Joan and Gordon Bergy’s Story:
The Gift of Vision
When diabetic retinopathy began to take a toll on Gordon Bergy’s sight, the UW faculty member’s role switched abruptly; the physician became the patient. And a teaching aid, too. His physician, James Kinyoun, M.D., brought trainees into the exam room to learn from Dr. Bergy’s case. He enjoyed it, remembers his wife, Joan Bergy. “Gordon had a great sense of the value of teaching.”
The Bergys’ connection with Dr. Kinyoun and with the UW Medicine eye clinic was important to the couple. And even though Gordon Bergy, M.D., Res.’49, passed away a few years ago, Joan retains a strong interest in the Department of Ophthalmology and the UW Medicine Eye Institute. Such a strong interest, in fact, that she has made significant investments in their work.
First, she created the Joan and Gordon Bergy, M.D., Lectureship in the Vision Sciences — an educational legacy Dr. Bergy would have been proud of. More recently, she decided to make a gift through her will to support ophthalmology.
“Well, it’s essential that you have a plan,” says the youthful-looking octogenarian. “I’d be nervous if I didn’t have a plan in place at my age! And what could be more important than the gift of vision?”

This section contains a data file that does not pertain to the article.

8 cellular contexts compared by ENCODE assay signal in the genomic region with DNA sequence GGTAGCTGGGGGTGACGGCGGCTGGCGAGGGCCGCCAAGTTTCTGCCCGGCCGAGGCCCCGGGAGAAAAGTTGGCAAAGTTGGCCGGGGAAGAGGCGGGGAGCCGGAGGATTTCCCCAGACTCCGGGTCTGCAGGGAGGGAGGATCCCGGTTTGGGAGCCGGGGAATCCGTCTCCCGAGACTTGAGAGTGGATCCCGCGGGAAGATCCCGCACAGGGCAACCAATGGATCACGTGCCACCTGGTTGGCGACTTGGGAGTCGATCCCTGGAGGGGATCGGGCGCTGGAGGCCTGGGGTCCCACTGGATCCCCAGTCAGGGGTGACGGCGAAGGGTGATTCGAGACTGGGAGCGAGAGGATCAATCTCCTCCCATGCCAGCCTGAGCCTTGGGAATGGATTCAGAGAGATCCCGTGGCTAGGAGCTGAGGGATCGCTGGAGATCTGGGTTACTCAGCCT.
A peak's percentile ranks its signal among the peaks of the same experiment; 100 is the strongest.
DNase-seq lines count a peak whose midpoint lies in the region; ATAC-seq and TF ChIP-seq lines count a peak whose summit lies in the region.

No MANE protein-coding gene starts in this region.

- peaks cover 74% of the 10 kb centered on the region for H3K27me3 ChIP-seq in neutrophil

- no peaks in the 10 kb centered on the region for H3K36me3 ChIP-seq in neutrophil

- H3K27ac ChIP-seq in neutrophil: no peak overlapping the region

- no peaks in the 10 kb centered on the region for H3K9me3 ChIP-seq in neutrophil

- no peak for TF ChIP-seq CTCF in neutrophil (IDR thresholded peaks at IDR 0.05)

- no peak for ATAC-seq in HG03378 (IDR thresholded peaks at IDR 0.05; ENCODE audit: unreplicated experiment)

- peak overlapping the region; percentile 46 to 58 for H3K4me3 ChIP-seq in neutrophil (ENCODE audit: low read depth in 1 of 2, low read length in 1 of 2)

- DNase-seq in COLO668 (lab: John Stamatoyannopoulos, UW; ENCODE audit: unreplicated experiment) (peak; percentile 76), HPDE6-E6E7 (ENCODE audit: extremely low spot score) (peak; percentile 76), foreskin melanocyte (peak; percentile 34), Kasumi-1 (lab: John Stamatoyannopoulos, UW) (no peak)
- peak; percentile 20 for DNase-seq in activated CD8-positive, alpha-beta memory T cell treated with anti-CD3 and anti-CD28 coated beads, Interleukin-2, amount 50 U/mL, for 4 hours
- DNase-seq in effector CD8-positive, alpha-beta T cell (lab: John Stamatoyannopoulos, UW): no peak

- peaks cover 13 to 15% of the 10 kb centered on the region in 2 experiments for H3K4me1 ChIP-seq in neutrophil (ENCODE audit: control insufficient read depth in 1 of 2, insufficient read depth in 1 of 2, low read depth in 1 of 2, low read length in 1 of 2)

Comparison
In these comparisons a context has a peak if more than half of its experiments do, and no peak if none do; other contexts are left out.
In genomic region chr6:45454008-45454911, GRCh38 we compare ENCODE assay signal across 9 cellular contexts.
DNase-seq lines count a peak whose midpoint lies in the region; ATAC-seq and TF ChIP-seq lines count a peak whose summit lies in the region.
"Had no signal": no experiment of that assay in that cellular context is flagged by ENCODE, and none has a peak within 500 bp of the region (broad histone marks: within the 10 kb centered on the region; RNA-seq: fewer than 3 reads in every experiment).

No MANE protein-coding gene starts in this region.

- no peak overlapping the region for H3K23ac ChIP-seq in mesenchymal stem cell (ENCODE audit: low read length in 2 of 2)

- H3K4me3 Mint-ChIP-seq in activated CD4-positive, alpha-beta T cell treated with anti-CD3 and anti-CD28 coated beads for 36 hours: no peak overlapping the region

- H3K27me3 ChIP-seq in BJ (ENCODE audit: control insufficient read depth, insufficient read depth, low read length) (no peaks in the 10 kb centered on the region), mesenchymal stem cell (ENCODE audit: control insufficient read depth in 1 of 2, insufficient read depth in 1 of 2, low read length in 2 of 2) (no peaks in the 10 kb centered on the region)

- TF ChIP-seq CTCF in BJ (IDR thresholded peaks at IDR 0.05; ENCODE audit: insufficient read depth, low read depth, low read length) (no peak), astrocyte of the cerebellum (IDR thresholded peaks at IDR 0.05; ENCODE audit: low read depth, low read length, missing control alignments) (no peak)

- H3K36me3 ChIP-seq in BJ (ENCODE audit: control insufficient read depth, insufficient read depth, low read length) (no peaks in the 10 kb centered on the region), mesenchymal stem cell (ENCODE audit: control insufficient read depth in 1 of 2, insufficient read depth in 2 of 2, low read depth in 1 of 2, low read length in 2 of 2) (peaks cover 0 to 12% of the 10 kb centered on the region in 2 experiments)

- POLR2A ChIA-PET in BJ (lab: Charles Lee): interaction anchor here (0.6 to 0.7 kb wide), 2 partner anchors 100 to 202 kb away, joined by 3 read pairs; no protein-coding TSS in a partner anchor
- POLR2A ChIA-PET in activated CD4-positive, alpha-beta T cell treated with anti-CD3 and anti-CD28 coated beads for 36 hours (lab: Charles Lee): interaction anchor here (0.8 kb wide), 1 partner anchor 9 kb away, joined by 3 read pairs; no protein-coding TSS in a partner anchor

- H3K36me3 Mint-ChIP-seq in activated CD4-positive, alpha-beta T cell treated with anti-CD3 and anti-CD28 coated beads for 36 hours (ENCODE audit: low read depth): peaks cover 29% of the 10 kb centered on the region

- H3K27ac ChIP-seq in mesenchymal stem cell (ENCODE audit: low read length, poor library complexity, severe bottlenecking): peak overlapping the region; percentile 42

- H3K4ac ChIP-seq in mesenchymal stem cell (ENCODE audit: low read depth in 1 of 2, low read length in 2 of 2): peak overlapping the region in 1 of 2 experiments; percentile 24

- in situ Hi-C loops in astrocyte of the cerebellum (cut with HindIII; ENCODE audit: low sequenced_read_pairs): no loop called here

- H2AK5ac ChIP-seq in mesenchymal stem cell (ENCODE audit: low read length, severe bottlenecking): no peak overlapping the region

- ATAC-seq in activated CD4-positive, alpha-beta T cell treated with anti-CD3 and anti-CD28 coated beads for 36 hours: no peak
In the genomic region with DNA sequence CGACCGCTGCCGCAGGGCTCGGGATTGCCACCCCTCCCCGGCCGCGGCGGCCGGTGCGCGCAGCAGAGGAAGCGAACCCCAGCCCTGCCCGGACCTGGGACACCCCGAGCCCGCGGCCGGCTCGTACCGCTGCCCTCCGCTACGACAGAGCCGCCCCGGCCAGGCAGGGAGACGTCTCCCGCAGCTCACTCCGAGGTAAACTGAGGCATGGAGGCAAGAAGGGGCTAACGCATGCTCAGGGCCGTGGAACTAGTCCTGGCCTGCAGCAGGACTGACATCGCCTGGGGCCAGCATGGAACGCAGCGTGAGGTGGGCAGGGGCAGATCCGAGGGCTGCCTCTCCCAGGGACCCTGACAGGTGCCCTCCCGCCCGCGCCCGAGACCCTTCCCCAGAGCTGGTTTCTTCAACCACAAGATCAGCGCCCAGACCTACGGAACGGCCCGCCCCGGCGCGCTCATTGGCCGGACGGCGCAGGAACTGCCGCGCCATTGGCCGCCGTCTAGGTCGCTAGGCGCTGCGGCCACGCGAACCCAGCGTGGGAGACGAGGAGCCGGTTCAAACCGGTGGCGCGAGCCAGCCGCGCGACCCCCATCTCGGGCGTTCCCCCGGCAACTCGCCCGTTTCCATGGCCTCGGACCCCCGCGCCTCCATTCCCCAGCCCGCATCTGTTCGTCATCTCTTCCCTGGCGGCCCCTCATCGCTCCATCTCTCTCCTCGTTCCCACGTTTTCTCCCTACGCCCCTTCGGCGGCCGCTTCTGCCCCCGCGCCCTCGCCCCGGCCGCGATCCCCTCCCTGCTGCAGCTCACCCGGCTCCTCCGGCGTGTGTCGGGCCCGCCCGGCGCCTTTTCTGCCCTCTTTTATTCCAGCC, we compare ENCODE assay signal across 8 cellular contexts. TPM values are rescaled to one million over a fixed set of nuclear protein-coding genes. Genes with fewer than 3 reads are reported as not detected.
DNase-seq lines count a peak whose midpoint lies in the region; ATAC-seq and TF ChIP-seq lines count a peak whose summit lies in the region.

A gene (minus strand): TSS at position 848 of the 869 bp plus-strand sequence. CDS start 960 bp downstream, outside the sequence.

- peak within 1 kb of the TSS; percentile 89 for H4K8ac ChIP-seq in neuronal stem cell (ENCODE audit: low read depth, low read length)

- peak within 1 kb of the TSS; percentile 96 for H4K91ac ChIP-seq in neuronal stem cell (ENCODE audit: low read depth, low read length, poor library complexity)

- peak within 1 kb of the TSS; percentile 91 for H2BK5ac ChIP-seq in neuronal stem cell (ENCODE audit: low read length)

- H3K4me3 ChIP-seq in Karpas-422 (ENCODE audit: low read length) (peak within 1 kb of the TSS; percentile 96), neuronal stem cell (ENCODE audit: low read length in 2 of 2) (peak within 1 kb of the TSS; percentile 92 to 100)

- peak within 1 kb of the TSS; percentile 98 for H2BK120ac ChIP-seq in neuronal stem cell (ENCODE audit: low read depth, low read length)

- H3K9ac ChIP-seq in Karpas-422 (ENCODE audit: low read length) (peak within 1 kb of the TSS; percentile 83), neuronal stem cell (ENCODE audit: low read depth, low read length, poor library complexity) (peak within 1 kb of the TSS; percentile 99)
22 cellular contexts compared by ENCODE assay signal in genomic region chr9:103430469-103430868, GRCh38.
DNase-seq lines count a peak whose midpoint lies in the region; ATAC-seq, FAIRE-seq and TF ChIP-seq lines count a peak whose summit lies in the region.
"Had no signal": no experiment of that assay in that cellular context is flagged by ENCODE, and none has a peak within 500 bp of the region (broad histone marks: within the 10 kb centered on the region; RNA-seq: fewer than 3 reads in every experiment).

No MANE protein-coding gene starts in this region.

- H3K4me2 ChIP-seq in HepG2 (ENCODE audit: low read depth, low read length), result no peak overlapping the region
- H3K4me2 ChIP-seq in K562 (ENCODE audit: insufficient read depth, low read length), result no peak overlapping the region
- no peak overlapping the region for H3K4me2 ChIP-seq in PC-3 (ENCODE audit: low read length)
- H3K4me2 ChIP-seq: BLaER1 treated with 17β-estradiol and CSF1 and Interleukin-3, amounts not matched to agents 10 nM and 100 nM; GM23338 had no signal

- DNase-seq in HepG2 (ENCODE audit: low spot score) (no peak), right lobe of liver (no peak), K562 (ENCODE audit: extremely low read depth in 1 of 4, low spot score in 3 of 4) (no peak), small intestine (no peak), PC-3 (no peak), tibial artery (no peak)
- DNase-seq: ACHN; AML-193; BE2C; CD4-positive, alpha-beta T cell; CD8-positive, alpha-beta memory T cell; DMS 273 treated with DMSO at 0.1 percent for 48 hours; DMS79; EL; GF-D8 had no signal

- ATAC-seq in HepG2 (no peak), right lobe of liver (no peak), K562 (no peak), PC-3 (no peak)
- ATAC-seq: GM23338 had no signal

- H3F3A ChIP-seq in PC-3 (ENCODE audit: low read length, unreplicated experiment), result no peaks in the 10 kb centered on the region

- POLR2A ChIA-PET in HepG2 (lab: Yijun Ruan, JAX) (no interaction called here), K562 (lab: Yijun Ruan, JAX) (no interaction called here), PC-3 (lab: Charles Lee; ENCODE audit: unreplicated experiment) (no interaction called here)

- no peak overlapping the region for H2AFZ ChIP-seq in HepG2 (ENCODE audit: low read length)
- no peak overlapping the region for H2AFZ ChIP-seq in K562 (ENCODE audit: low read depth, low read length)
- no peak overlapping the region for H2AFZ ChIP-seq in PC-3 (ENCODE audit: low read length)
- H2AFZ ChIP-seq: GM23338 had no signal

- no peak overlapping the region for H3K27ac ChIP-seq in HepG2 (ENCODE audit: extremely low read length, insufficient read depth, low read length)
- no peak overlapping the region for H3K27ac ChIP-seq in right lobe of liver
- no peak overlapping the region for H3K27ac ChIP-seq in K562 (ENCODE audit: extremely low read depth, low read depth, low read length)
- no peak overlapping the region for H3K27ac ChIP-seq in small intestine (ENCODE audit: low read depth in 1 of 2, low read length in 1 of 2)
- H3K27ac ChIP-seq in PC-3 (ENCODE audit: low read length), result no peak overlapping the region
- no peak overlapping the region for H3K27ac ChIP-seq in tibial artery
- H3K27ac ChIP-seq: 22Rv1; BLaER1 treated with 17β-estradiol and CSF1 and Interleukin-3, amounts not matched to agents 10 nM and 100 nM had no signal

If the desire to have a plan prompted Joan to make a planned gift, so did inspiration. She remembers hearing the director of the eye institute, Russell Van Gelder, M.D., Ph.D., talk about the power of research. “He thinks that in 40 or 50 years, many types of eye disease will be eliminated,” she says.
“To be part of the group of people who makes this happen is a warm, wonderful, exciting feeling,” Joan says. “What we do for ourselves dies with us, but what we give to others lives on.”